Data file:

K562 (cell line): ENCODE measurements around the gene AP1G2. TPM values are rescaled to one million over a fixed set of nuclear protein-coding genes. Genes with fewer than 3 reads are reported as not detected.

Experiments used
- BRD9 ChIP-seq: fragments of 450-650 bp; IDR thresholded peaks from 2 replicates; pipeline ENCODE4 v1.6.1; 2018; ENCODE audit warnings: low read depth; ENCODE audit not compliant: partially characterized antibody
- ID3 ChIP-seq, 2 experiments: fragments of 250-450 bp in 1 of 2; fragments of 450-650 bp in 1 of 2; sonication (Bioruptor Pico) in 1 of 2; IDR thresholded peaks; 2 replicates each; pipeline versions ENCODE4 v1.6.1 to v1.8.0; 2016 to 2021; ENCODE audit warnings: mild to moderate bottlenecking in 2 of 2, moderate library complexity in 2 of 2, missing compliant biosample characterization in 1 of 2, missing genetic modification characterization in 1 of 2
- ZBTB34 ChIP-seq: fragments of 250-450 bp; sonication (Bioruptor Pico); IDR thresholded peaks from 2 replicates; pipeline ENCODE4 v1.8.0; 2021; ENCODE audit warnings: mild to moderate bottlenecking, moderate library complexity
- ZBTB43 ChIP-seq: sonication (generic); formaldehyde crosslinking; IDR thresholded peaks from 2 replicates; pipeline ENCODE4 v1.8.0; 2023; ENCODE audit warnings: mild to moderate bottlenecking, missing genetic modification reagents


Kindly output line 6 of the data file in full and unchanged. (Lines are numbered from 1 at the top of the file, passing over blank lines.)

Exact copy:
- ZBTB43 ChIP-seq: sonication (generic); formaldehyde crosslinking; IDR thresholded peaks from 2 replicates; pipeline ENCODE4 v1.8.0; 2023; ENCODE audit warnings: mild to moderate bottlenecking, missing genetic modification reagents